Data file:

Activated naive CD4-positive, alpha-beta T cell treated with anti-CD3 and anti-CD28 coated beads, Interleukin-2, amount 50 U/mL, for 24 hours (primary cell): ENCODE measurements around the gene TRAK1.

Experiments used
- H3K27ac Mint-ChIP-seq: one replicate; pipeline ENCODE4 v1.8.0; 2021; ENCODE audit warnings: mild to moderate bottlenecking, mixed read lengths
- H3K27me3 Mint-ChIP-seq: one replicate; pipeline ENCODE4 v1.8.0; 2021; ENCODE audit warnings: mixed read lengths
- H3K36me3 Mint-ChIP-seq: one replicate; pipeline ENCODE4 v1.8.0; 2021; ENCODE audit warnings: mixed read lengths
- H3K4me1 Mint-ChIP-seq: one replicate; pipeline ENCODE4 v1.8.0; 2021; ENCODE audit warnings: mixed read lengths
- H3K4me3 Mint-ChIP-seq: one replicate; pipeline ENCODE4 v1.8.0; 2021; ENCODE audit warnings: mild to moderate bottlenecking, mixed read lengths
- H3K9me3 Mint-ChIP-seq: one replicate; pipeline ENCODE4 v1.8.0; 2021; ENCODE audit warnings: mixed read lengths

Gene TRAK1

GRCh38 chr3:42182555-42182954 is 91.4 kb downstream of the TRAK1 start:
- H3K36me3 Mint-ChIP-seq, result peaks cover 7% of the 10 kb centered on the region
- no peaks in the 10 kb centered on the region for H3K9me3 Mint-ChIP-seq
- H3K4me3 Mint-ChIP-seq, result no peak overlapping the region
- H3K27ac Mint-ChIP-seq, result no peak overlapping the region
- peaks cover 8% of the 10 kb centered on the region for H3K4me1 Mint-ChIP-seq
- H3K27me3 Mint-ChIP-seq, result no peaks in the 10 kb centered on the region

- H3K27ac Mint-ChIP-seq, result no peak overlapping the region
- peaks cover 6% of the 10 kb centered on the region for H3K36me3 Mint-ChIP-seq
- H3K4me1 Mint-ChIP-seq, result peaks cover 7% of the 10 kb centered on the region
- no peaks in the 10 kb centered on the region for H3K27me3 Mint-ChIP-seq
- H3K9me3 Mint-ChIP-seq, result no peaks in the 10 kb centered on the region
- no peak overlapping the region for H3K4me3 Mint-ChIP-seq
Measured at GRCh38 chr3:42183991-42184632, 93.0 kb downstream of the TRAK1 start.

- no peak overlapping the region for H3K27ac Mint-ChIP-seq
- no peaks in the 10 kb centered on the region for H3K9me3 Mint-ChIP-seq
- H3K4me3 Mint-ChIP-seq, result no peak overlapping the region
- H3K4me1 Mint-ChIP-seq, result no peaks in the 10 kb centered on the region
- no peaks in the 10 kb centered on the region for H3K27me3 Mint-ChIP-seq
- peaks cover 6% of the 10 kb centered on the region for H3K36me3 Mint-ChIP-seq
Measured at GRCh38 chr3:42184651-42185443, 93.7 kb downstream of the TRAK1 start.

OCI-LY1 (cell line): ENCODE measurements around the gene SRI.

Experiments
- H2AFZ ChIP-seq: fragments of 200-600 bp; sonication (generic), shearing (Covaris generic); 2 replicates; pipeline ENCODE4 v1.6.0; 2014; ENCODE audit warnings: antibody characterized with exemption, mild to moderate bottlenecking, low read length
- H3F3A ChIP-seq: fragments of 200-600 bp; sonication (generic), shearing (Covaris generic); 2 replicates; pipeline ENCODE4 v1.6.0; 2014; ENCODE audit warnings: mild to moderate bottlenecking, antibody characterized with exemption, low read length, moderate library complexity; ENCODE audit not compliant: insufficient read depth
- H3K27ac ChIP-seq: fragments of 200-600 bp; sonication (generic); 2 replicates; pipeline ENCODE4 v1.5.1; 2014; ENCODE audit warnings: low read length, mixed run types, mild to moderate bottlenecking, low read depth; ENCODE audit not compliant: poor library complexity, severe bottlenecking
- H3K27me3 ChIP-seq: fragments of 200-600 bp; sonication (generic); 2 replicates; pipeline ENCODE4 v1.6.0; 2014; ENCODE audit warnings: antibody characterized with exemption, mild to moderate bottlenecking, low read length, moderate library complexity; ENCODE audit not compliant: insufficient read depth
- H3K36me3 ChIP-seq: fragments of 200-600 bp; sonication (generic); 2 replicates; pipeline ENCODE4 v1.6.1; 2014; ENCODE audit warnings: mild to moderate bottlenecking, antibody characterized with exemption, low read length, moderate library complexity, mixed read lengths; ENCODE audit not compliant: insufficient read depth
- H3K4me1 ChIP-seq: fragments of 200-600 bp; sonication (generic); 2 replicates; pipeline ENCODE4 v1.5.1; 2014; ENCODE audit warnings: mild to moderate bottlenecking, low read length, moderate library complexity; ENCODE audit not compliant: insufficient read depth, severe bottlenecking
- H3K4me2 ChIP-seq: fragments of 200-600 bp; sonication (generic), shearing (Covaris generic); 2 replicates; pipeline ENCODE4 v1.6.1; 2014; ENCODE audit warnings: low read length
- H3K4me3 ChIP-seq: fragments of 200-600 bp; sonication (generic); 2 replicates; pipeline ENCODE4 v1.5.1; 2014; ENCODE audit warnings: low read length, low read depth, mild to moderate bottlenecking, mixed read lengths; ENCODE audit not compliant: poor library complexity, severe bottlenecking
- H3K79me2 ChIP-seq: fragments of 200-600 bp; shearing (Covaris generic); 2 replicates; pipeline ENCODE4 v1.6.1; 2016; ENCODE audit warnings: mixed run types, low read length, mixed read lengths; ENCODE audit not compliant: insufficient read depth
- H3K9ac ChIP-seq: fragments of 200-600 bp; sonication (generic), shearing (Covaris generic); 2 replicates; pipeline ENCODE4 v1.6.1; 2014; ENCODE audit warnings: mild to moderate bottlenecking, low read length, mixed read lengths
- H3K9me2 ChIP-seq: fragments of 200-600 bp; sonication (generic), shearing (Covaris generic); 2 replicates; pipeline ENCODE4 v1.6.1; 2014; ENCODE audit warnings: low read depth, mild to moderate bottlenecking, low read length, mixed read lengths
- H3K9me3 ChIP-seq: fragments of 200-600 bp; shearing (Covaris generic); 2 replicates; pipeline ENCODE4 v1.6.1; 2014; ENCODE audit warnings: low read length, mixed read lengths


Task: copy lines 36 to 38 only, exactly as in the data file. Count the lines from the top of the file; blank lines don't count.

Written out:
- H3K27me3 ChIP-seq: fragments of 200-600 bp; sonication (generic); 2 replicates; pipeline ENCODE4 v1.6.0; 2014; ENCODE audit warnings: antibody characterized with exemption, mild to moderate bottlenecking, low read length, moderate library complexity; ENCODE audit not compliant: insufficient read depth
- H3K36me3 ChIP-seq: fragments of 200-600 bp; sonication (generic); 2 replicates; pipeline ENCODE4 v1.6.1; 2014; ENCODE audit warnings: mild to moderate bottlenecking, antibody characterized with exemption, low read length, moderate library complexity, mixed read lengths; ENCODE audit not compliant: insufficient read depth
- H3K4me1 ChIP-seq: fragments of 200-600 bp; sonication (generic); 2 replicates; pipeline ENCODE4 v1.5.1; 2014; ENCODE audit warnings: mild to moderate bottlenecking, low read length, moderate library complexity; ENCODE audit not compliant: insufficient read depth, severe bottlenecking